I brewed Edwort's Oktoberfest with the Wyeast Kolsch and fermented it pretty cool. It turned out to taste very good, one of my better batches. But it did not taste anywhere near a lager taste. It really felt like your standard 1056/US-05 type chico yeasts would have done a much better job at providing a clean "lager" taste. I find that the Kolsch yeast imparts a slightly creamy/buttery flavor. I use Kolsch yeast a lot because I like this flavor, but I don't find it to be something that would be appropriate in a clean, lager beer.

It may just be my preference vs. other peoples' preference, which is fine-- but if you want my opinion, it's that the Kolsch yeast strains are not as effective as a 1056 type strain when imitating lagers (Pacman is my favorite because I can ferment at 57 degrees just fine).
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Old 04-19-2010, 04:00 PM   #7
permo
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Sep 2009
North Dakota
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Quote:
Originally Posted by Dougan View Post
Out of curiosity, why do people like Kolsch yeast so much for Ale-version Oktoberfest beers?

I brewed Edwort's Oktoberfest with the Wyeast Kolsch and fermented it pretty cool. It turned out to taste very good, one of my better batches. But it did not taste anywhere near a lager taste. It really felt like your standard 1056/US-05 type chico yeasts would have done a much better job at providing a clean "lager" taste. I find that the Kolsch yeast imparts a slightly creamy/buttery flavor. I use Kolsch yeast a lot because I like this flavor, but I don't find it to be something that would be appropriate in a clean, lager beer.

It may just be my preference vs. other peoples' preference, which is fine-- but if you want my opinion, it's that the Kolsch yeast strains are not as effective as a 1056 type strain when imitating lagers (Pacman is my favorite because I can ferment at 57 degrees just fine).
+1, I agree I don't think Kolsh yeast tastes lager like at all. I getty a buttered toast flavor from it, it's not bad, but it's not lager like. I like pacman or nottingham fermented cool for these types of beers. Pacman especially, it seems to attenuate just a little better than notty..but they are close.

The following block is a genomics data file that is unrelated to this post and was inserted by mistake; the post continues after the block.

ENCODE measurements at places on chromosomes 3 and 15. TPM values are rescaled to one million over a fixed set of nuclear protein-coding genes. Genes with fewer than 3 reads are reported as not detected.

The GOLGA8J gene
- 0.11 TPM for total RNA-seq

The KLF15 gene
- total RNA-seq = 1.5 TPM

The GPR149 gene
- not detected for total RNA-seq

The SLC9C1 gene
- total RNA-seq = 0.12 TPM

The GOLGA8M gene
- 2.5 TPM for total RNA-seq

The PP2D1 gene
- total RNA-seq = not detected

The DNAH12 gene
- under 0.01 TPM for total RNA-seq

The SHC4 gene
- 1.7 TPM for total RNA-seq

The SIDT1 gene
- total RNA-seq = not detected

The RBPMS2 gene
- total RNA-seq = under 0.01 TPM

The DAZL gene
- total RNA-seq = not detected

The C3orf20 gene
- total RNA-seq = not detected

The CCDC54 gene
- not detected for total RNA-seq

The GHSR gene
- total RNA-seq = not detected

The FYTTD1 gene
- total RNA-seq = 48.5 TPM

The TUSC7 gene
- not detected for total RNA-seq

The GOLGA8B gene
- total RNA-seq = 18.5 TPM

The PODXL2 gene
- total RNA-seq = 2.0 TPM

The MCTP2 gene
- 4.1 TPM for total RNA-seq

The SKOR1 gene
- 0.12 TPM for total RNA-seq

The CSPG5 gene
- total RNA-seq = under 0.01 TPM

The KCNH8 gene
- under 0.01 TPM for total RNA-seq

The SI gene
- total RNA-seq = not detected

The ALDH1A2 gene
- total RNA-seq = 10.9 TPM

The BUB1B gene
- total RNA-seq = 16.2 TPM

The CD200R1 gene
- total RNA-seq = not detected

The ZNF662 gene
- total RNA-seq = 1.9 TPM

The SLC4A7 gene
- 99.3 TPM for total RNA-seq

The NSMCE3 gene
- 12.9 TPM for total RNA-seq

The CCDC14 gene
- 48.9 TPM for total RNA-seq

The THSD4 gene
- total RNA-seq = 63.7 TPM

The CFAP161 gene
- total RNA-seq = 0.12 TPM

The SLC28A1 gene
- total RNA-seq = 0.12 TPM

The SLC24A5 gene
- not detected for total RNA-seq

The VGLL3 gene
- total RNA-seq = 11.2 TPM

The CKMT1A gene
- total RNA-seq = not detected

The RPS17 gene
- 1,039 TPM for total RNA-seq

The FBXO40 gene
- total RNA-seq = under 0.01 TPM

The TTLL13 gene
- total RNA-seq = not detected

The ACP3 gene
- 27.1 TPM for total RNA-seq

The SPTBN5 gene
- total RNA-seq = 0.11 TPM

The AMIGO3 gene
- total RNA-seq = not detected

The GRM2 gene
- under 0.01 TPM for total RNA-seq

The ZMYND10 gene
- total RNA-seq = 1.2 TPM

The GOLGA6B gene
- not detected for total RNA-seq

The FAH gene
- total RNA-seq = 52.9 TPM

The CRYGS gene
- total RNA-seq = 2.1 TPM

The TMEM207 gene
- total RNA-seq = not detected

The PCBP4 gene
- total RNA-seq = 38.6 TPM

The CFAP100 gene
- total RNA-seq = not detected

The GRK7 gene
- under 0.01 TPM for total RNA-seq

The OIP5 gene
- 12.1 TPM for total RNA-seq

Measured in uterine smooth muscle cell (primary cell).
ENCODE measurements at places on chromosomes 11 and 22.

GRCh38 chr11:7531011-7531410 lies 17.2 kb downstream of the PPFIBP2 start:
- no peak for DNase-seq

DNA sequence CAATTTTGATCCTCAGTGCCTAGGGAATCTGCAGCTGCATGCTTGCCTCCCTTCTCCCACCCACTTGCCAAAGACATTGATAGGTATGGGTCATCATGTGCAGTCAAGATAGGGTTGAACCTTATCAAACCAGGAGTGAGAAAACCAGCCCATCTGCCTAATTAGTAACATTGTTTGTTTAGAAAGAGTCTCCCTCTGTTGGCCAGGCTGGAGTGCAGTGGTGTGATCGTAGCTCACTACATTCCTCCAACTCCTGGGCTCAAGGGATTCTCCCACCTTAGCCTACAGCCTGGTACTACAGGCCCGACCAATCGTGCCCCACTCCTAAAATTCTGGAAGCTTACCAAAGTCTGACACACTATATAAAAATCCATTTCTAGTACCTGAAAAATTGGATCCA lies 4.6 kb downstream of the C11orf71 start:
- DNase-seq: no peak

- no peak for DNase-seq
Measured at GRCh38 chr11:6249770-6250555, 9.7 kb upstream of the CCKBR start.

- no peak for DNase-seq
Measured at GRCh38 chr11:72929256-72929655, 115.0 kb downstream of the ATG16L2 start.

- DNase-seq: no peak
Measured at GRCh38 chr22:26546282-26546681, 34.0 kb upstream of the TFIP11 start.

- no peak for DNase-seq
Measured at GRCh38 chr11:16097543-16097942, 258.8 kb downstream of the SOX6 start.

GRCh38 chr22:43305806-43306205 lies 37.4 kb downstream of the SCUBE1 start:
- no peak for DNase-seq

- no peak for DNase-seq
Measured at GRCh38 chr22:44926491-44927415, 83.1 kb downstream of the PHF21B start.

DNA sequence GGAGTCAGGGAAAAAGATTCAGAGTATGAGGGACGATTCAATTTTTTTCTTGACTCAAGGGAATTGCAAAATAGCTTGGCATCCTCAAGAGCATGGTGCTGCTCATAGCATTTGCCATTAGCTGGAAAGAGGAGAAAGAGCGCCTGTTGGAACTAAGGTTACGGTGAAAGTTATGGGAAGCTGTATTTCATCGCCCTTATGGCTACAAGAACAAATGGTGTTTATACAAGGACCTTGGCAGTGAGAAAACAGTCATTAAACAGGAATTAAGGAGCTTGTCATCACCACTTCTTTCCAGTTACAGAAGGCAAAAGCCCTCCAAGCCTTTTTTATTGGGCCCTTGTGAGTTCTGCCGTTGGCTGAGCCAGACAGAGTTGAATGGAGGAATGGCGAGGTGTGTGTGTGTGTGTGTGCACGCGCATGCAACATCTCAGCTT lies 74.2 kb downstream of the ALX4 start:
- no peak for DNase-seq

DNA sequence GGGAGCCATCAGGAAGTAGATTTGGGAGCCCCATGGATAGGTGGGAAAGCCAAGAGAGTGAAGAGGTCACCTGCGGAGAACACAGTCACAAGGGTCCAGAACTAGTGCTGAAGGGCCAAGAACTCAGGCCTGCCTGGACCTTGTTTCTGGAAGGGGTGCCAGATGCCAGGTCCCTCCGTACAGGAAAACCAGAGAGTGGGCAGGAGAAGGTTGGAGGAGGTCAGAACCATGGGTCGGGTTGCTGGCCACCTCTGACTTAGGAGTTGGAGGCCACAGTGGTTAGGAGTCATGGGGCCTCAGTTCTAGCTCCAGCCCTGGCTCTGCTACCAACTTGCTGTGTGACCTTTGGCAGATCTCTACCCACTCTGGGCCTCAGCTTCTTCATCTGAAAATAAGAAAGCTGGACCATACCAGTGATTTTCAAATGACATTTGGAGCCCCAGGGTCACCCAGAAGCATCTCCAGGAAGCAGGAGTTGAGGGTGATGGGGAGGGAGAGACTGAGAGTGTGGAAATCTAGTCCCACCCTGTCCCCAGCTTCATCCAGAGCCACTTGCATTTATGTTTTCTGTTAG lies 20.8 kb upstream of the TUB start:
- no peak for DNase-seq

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Old 04-19-2010, 10:00 PM   #8
bandt9299
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Feb 2005
Hubbardston, MA
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You guys are right, to get a lager you need lager yeast and lager temps, but what combination of malt and hops get you closest with ale yeast. I think thats the discussion, I have tried 10 + recipes using ale yeast and hated every one of them.

 
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Old 04-19-2010, 11:56 PM   #9
Freezeblade
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May 2008
Oakland, California
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I think that the "buttered" flavor would actually be the yeast throwing out a bit of diacetyl, which you can be remedied by bringing the fermenting beer up in temp for a rest at normal ale temps, just like you would for a lager.
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Old 04-20-2010, 02:56 AM   #10
permo
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Sep 2009
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Quote:
Originally Posted by Freezeblade View Post
I think that the "buttered" flavor would actually be the yeast throwing out a bit of diacetyl, which you can be remedied by bringing the fermenting beer up in temp for a rest at normal ale temps, just like you would for a lager.
I know that wasn't the case with my kolch beers, fermented at 62 for the first week and raised it to 68 for 3 days before cold crashing. Regardless, very controlled, extended, cool fermentations are what helps lagers get their trademark clean flavors. As far as I am concerned, nottingham and pacman will get you closer then a kolsch or german ale yeast.